Forcing school leavers to do three or four months of community service could help bring people together, Tory leader David Cameron has said.
David Cameron says he will be talking to groups about the scheme
Mr Cameron is making the case for his National School Leavers' programme in a speech to voluntary group leaders.
He will say his "instinct" is for the scheme to be compulsory.
He did not want to bring National Service back but he wanted young people to have the same feeling of achieving "something we all did together".
This could help bring people of different races, cultures and backgrounds together, said Mr Cameron.
He said: "If it isn't compulsory or if it isn't universal it could tend to be something else that well-off families do because it's good for their kids but it would not actually reach some of the most marginalised families and excluded children who actually would really benefit."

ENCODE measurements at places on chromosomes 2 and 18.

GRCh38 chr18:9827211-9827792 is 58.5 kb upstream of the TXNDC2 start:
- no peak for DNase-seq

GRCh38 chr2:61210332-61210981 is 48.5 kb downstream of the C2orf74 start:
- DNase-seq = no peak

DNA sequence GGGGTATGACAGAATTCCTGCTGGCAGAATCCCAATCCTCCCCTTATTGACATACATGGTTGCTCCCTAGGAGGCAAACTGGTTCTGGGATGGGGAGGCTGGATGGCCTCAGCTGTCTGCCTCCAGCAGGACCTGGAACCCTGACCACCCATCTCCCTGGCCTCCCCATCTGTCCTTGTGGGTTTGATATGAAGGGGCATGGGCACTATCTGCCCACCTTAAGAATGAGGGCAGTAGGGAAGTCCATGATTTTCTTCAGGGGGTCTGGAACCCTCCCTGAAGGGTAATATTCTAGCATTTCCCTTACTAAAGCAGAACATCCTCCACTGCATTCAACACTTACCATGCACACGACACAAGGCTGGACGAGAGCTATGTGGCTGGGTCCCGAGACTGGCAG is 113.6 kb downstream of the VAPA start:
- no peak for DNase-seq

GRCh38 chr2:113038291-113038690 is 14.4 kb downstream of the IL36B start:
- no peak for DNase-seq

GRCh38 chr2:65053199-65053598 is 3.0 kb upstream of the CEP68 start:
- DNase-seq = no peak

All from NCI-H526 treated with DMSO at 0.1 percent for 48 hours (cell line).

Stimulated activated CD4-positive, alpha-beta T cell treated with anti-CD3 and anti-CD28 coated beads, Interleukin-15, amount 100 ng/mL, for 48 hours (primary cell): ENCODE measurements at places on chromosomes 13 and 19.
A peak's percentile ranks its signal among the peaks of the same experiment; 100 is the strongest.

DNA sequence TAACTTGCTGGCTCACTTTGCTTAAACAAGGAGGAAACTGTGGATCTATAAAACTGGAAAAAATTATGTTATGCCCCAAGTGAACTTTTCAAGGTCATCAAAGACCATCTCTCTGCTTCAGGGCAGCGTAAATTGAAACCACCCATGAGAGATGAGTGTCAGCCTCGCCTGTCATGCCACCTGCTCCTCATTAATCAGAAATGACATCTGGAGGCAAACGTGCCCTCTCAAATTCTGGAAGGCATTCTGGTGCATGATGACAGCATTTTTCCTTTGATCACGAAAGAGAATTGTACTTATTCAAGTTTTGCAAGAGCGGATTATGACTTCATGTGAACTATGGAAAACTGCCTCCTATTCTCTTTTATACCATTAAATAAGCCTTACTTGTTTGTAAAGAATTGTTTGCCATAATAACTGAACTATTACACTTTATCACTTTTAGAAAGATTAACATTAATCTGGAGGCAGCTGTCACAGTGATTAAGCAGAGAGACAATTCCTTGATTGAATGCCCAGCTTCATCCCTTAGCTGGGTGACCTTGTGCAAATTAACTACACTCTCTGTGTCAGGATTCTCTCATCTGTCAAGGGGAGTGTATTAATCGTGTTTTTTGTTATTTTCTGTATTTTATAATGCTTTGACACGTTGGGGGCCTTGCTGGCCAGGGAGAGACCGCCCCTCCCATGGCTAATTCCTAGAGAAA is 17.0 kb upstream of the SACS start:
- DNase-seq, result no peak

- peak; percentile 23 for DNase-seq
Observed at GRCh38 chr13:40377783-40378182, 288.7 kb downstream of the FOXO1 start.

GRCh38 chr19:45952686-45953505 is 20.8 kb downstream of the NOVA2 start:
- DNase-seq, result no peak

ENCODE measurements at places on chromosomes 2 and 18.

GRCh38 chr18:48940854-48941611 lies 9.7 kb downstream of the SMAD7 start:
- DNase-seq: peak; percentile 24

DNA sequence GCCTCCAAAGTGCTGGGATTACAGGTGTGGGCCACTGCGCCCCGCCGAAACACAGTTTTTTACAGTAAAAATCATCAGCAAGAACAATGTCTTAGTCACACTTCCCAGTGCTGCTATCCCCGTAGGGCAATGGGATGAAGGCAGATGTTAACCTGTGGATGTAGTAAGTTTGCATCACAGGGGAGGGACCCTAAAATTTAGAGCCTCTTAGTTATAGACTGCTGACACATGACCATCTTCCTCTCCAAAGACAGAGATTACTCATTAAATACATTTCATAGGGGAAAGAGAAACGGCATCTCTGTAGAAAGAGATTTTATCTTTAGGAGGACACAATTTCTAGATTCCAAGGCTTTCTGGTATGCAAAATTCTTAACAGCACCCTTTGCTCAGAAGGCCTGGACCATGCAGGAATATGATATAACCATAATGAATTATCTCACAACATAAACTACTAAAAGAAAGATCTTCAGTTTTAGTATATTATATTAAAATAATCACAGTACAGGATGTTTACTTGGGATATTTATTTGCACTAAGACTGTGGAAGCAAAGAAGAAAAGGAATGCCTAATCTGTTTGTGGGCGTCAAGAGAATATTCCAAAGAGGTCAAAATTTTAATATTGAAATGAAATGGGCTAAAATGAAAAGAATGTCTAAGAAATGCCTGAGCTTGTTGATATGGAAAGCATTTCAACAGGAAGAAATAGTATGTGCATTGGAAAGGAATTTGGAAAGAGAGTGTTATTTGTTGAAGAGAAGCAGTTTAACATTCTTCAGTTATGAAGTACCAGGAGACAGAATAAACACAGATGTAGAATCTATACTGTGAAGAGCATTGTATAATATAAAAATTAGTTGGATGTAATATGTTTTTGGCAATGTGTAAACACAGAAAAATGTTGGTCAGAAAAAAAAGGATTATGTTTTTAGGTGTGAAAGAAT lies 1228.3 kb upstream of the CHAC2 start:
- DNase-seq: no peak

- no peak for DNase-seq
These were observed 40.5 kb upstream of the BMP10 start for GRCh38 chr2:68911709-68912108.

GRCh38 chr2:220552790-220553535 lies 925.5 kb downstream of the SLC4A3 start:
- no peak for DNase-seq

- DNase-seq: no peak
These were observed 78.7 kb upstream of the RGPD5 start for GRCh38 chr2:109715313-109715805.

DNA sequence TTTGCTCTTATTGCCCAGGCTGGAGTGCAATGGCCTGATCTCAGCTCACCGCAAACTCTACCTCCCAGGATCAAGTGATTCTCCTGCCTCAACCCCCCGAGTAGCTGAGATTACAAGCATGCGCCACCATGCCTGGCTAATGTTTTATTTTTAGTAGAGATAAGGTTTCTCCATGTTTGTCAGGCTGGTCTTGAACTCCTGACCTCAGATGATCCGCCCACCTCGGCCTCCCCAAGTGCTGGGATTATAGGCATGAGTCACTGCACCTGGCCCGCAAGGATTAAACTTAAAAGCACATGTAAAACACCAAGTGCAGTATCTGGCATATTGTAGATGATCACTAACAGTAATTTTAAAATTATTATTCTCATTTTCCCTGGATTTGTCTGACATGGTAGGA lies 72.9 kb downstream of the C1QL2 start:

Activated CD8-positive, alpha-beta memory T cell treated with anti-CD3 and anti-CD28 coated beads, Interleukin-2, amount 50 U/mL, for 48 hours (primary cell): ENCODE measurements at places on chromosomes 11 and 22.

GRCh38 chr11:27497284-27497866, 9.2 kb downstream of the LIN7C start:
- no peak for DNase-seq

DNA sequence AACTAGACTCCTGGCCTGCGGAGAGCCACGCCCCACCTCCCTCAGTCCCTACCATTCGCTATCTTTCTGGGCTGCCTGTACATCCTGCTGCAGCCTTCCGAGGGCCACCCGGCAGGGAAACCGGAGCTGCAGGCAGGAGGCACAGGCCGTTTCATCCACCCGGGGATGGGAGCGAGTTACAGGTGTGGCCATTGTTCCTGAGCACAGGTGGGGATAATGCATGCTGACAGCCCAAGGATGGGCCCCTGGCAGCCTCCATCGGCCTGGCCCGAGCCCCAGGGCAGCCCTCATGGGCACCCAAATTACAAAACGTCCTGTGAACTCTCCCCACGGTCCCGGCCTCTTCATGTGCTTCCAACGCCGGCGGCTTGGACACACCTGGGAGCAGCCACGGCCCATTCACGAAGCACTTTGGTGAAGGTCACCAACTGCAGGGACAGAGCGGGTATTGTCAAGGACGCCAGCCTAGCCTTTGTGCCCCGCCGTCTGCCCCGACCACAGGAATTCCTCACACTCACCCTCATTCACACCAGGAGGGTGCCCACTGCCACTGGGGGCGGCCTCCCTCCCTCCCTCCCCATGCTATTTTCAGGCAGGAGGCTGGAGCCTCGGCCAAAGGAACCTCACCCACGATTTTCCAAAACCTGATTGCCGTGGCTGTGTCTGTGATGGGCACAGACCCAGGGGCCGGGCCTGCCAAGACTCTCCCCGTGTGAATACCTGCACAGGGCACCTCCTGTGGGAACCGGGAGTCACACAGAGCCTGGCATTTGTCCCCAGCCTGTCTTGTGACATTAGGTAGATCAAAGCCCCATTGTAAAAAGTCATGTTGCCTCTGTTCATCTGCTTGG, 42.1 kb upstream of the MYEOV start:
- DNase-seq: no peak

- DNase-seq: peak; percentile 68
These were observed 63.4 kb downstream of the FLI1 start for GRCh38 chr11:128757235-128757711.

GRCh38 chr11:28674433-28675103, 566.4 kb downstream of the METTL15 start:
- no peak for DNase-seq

The community service schemes should not be "dull and worthy" and could range from building hospitals in Rwanda to helping with social services in Stepney, Mr Cameron said.
Full details of the scheme had to yet to be decided, including health and safety issues or what would happen for people who believed they needed to start earning money immediately after leaving school.
Mr Cameron will discuss the idea when he meets youth and voluntary group leaders at the London studios of YCTV, a charity which helps disadvantaged youngsters gain television production skills.
Chancellor Gordon Brown unveiled the government's own National Community Service scheme a year ago to encourage one million young people into volunteering.